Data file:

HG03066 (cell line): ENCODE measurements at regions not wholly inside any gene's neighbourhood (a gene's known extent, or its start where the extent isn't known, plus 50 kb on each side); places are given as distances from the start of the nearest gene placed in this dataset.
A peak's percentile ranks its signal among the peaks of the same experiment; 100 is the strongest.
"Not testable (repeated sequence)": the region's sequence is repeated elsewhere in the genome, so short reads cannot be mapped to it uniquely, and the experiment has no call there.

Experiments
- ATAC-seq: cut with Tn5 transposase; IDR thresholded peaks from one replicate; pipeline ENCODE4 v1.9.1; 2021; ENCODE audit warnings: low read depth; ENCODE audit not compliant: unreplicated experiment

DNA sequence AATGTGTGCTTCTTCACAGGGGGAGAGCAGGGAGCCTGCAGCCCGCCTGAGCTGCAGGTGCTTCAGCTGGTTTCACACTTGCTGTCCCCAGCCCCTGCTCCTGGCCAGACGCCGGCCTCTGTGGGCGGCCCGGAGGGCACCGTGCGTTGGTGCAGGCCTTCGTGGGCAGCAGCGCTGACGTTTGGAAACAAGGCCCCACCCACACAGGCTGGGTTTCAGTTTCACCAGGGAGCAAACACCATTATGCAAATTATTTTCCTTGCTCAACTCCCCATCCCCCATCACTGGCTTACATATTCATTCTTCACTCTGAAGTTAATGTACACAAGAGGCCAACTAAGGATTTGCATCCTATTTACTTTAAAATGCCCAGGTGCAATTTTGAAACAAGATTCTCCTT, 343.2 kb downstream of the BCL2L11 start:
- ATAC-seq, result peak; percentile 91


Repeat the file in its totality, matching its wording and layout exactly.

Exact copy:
HG03066 (cell line): ENCODE measurements at regions not wholly inside any gene's neighbourhood (a gene's known extent, or its start where the extent isn't known, plus 50 kb on each side); places are given as distances from the start of the nearest gene placed in this dataset.
A peak's percentile ranks its signal among the peaks of the same experiment; 100 is the strongest.
"Not testable (repeated sequence)": the region's sequence is repeated elsewhere in the genome, so short reads cannot be mapped to it uniquely, and the experiment has no call there.

Experiments
- ATAC-seq: cut with Tn5 transposase; IDR thresholded peaks from one replicate; pipeline ENCODE4 v1.9.1; 2021; ENCODE audit warnings: low read depth; ENCODE audit not compliant: unreplicated experiment

DNA sequence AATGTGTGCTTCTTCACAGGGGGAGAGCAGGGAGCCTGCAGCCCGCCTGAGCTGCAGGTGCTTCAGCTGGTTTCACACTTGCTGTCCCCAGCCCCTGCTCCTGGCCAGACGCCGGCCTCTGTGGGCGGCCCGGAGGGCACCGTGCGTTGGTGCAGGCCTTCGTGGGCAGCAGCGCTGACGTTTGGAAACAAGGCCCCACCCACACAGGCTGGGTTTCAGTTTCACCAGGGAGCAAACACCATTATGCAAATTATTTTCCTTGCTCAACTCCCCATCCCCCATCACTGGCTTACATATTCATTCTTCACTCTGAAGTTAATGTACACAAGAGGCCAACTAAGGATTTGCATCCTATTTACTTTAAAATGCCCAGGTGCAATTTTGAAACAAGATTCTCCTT, 343.2 kb downstream of the BCL2L11 start:
- ATAC-seq, result peak; percentile 91